Whole Life Insurance
Whole life and other types of permanent coverage are more complicated contracts than term policies. The coverage is for life with no time limit and premiums generally are set at the time of purchase, meaning they will never be increased.
Initially, you pay more than with a term policy. The difference can be viewed as a reserve that is used partly to cover the higher premium requirement in future years. At some point in the future the reserve may even cover all future premiums meaning the policy is said to be paid up.
The reserve is also used to generate a cash value for policyholders. This cash value can be used in a number of ways:
• You can borrow from the insurer, usually up to 90 per cent of the balance.
• You can use it to pay your premiums.
• You can discontinue coverage and convert the cash value into income.
• You can cancel the policy and receive the cash surrender value (generally the same as the cash value).
Despite the name, Term 100 is really a permanent contract. You pay fixed-level premiums and receive coverage to age 100. If you live to age 100, the policy terminates but you receive a cash payment equal to the face value or more depending on the contract terms.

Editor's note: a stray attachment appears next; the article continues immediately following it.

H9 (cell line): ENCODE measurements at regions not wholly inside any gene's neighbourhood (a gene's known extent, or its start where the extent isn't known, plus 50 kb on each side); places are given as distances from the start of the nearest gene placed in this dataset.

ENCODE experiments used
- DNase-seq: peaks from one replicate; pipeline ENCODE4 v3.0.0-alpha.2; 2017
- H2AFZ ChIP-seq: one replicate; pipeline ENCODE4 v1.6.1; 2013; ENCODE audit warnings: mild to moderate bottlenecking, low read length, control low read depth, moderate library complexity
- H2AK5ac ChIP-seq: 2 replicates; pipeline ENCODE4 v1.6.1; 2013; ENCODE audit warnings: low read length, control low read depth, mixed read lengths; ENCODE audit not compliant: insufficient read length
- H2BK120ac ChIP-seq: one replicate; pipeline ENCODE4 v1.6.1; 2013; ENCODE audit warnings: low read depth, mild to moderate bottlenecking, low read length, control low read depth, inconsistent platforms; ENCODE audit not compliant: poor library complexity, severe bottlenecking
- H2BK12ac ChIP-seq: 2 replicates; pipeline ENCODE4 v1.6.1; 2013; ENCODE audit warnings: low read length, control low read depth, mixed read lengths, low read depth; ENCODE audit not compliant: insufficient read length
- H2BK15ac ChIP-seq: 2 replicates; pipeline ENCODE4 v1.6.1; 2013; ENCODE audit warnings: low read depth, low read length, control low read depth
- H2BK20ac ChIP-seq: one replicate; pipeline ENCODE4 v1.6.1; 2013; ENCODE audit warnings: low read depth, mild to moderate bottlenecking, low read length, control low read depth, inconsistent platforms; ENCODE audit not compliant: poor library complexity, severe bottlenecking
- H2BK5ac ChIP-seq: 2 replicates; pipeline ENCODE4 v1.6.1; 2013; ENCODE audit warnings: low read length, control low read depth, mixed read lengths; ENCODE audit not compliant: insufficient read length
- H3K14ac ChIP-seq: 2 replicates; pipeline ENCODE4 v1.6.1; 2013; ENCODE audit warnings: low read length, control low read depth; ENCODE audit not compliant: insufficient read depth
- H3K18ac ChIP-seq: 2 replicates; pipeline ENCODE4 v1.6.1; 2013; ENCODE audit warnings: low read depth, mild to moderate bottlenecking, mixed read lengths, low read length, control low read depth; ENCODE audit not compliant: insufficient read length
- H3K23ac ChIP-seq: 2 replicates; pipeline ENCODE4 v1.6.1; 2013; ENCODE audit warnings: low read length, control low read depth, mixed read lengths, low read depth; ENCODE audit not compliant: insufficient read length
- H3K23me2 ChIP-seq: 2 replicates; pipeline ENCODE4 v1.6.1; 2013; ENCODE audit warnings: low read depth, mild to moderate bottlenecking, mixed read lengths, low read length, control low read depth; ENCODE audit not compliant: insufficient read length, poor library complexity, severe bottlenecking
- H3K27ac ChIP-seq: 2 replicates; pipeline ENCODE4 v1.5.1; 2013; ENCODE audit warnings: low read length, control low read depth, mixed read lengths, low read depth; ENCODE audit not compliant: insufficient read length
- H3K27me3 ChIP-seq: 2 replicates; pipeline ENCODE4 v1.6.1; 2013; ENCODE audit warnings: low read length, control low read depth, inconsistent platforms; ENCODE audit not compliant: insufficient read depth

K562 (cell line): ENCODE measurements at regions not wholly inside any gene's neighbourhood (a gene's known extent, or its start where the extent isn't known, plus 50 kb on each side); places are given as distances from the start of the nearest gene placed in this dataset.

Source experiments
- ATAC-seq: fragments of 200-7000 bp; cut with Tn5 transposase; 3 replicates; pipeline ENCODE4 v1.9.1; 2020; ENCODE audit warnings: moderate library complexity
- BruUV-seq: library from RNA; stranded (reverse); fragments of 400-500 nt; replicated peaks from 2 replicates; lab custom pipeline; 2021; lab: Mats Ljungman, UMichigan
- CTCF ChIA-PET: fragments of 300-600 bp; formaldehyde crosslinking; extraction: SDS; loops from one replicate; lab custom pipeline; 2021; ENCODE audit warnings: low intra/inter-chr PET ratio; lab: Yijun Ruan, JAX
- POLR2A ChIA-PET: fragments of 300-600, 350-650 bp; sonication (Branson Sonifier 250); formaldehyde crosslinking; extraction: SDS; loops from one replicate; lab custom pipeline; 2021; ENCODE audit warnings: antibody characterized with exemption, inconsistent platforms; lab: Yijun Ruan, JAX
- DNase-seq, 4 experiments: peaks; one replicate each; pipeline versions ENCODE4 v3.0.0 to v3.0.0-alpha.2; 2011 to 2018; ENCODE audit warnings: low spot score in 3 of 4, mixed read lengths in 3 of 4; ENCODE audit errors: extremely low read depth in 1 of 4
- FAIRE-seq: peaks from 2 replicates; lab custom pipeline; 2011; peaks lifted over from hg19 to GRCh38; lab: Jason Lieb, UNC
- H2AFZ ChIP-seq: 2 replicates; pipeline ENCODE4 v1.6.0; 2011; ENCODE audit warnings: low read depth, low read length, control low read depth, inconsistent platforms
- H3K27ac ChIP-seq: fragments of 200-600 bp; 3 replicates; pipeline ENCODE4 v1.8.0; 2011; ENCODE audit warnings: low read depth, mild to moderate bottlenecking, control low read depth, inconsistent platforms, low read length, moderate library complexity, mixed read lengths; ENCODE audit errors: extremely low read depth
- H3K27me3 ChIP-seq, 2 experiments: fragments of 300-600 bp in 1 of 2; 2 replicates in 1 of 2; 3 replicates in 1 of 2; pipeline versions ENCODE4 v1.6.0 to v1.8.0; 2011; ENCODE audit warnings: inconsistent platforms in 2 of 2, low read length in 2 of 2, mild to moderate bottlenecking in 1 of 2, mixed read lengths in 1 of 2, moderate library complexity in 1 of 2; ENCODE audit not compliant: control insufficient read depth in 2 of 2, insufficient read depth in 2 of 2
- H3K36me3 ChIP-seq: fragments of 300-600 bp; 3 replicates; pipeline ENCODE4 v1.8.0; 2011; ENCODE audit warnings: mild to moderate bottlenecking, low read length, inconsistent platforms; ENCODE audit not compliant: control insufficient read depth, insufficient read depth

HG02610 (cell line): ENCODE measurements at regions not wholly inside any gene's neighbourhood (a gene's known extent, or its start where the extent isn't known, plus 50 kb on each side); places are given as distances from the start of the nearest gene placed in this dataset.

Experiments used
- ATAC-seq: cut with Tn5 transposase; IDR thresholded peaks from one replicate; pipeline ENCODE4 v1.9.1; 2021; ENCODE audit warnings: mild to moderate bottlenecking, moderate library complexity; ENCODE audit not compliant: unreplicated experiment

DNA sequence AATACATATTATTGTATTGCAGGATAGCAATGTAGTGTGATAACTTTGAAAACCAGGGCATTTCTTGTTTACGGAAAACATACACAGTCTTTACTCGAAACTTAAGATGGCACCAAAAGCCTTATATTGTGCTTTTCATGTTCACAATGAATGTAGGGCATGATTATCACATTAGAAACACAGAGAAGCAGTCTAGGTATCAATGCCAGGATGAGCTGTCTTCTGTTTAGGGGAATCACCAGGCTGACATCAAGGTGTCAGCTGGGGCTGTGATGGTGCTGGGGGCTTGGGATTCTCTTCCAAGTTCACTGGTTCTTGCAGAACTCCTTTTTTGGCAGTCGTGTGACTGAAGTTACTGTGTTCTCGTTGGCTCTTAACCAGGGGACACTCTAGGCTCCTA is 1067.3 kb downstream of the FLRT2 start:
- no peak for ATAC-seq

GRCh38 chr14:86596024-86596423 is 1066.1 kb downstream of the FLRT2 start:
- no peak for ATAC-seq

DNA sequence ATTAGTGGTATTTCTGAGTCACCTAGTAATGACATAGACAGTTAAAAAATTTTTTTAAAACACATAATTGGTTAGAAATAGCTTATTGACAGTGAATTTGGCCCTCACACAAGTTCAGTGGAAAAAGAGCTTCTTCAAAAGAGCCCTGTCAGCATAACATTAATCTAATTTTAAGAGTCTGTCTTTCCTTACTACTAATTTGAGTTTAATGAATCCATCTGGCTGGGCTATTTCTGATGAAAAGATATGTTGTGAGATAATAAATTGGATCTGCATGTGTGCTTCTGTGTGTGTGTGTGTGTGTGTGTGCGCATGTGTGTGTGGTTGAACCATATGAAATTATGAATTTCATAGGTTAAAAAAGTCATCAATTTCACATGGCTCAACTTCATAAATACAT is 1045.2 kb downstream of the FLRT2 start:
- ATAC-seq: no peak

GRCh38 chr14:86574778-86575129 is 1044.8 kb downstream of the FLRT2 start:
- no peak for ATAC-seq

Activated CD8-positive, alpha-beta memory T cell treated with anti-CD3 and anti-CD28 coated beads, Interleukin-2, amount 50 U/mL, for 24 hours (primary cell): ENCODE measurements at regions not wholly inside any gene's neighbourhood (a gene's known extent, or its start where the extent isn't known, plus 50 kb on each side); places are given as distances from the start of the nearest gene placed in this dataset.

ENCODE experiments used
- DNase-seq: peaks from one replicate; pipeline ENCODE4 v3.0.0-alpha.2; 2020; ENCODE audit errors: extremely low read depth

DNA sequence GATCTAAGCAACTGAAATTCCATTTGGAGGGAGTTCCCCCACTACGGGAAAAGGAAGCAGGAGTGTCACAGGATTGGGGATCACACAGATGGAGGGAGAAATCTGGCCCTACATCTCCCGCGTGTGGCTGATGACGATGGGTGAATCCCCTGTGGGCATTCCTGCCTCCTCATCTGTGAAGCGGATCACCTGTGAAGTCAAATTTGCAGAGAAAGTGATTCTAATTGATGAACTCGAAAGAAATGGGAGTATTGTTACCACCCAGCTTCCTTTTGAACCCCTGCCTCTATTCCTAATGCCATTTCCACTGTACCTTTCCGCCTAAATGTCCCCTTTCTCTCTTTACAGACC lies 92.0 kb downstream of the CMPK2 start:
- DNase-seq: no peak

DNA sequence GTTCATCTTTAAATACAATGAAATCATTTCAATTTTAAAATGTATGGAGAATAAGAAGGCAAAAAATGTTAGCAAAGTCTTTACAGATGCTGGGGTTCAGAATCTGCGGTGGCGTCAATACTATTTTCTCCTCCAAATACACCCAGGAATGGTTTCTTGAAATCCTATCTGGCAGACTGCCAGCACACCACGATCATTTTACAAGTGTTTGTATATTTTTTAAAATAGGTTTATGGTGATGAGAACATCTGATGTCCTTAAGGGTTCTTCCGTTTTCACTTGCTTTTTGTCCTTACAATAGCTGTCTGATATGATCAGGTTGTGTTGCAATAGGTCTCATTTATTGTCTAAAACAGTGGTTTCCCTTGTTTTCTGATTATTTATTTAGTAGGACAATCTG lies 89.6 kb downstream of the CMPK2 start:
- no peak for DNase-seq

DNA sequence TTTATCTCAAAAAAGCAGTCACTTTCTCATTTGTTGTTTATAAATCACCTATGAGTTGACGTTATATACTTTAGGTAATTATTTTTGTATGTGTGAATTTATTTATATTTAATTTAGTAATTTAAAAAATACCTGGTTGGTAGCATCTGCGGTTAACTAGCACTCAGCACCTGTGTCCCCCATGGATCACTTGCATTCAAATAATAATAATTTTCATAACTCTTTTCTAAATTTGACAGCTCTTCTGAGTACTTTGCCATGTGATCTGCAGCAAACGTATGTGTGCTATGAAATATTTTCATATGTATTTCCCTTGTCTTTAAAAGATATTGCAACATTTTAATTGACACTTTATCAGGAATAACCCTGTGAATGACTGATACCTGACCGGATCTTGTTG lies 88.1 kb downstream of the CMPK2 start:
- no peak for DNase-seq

Many Term 100 policies do not have a cash value that can be accessed during the life of the policy. As a result, Term 100 is sometimes described as stripped-down whole life contract and is less expensive than traditional Whole Life Contracts.
Universal Life (UL Contracts) keeps the savings and insurance components completely separate.
Within policy limits, you are able to determine how much or how little you want to pay into the reserve (cash value). Or you can even pay a single premium to fund the entire policy. UL contracts also offer a number of investment choices for the reserve or cash values and you are able to withdraw cash from it, not just borrow against it like Whole Life contracts.